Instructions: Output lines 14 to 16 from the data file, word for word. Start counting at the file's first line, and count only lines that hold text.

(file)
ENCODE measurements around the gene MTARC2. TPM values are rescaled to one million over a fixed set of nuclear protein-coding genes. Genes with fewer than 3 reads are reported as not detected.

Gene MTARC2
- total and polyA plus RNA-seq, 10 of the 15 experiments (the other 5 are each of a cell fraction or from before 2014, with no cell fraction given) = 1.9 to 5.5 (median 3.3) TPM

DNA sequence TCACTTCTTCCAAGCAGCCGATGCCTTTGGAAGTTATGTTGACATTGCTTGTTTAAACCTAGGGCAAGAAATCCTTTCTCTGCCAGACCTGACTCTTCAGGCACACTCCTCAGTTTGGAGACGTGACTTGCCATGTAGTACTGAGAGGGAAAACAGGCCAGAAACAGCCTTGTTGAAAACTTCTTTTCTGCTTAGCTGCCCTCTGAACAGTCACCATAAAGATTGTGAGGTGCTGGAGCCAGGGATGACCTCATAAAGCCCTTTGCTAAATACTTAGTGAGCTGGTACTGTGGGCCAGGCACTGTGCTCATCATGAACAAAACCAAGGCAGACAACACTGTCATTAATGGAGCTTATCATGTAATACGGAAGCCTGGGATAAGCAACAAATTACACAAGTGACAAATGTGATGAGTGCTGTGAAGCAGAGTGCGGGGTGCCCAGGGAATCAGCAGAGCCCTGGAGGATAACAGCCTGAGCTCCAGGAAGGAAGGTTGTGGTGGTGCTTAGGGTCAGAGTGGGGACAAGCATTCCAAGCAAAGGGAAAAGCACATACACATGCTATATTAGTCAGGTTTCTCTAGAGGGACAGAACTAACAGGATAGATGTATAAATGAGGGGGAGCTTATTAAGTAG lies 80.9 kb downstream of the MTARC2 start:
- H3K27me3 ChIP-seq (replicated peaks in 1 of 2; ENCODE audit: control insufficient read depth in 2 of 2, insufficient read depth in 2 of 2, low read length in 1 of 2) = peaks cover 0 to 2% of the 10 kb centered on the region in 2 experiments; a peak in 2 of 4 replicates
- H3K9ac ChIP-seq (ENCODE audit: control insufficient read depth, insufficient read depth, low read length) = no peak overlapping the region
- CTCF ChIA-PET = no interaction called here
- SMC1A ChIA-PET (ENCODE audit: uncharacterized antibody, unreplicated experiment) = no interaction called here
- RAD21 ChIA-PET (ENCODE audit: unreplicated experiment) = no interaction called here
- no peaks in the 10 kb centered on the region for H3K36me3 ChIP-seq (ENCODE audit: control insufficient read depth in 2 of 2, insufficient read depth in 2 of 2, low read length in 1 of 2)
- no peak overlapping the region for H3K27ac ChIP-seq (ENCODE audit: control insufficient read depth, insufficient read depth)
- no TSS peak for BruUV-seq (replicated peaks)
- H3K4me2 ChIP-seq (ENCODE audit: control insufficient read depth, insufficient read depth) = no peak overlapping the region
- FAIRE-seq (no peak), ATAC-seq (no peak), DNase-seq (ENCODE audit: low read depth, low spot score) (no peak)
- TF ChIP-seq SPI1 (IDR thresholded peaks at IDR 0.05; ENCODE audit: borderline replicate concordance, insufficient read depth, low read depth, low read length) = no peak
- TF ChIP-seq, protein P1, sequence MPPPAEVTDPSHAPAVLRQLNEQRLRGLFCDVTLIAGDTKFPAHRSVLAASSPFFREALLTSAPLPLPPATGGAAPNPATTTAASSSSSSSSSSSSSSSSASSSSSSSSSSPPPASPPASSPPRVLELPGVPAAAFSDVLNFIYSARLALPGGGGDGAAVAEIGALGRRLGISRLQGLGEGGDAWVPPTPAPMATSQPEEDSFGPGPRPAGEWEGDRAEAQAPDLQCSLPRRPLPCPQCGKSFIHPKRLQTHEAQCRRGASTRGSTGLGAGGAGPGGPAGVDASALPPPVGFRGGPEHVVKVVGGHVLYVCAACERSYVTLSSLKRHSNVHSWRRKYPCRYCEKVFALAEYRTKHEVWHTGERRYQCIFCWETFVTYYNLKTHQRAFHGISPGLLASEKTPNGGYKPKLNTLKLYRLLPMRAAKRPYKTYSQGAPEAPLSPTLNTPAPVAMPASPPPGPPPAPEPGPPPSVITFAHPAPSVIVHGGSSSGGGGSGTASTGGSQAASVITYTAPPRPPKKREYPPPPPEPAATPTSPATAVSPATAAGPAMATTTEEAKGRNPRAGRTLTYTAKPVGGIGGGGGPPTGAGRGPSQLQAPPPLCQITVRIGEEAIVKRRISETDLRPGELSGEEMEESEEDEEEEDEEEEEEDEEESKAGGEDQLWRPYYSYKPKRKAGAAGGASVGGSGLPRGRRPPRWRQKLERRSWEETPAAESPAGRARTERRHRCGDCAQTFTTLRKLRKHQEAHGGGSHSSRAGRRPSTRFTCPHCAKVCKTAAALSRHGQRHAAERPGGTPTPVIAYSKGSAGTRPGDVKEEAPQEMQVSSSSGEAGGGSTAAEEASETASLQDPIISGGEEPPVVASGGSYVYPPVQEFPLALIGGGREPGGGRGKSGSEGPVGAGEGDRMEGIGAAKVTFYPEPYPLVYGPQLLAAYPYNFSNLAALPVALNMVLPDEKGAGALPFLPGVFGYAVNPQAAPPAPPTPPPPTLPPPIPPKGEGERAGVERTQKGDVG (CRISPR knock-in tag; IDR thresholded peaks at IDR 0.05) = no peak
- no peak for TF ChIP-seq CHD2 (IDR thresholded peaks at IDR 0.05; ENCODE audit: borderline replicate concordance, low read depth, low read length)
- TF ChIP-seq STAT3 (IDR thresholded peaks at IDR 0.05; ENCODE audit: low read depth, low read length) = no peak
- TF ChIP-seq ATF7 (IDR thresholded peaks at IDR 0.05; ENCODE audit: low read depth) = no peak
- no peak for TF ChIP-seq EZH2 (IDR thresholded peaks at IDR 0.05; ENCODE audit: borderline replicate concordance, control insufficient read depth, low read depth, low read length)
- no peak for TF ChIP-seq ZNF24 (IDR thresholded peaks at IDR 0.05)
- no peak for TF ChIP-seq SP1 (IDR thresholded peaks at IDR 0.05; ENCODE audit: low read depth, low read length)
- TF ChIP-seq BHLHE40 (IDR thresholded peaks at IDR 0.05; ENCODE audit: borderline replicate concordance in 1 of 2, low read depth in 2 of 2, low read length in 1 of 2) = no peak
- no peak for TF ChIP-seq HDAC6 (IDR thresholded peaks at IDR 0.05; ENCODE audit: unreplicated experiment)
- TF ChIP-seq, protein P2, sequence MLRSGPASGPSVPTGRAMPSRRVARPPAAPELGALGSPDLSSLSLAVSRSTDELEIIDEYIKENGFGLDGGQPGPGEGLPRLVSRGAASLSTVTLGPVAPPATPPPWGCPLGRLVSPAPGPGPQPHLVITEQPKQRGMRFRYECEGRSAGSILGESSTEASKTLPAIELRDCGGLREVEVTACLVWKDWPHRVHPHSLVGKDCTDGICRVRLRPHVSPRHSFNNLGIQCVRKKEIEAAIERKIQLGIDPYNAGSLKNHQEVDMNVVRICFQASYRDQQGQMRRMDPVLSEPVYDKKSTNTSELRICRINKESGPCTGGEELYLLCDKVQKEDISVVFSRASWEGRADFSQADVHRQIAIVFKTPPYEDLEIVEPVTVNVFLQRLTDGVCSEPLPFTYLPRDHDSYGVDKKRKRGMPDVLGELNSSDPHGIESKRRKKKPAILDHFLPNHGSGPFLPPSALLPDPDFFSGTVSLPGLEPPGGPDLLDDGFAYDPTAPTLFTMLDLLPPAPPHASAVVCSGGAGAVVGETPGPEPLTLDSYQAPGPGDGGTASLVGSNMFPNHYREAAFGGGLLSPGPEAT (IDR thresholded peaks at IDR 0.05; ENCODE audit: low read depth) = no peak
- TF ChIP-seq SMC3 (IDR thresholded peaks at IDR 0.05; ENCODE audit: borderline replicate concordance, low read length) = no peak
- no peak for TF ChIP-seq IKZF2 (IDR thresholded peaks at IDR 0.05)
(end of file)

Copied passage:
- FAIRE-seq (no peak), ATAC-seq (no peak), DNase-seq (ENCODE audit: low read depth, low spot score) (no peak)
- TF ChIP-seq SPI1 (IDR thresholded peaks at IDR 0.05; ENCODE audit: borderline replicate concordance, insufficient read depth, low read depth, low read length) = no peak
- TF ChIP-seq, protein P1, sequence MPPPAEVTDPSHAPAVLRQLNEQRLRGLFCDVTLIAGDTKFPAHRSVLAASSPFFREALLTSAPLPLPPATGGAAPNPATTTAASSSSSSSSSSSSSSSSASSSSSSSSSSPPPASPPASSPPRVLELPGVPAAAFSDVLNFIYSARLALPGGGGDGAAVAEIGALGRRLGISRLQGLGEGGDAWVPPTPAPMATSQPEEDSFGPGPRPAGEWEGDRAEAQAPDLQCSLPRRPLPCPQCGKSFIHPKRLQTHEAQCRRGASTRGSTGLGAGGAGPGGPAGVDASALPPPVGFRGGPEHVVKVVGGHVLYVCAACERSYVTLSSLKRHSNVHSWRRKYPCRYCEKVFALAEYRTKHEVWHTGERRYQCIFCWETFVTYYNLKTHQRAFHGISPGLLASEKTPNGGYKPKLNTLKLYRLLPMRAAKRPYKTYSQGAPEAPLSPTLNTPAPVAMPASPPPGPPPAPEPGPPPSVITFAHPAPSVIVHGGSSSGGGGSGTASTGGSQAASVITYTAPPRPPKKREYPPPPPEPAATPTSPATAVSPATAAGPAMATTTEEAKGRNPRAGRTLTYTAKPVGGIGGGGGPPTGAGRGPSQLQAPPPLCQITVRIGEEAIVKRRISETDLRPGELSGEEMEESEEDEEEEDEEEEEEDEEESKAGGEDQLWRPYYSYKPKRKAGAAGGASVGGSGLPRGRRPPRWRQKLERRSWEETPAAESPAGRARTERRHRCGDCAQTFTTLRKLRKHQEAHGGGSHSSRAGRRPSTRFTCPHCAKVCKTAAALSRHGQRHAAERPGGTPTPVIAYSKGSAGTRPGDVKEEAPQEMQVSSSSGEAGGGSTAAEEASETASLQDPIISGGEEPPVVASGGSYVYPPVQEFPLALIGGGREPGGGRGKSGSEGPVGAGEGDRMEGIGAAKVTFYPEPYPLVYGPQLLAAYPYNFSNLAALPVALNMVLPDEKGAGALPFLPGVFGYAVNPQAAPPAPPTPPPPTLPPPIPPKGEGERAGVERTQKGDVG (CRISPR knock-in tag; IDR thresholded peaks at IDR 0.05) = no peak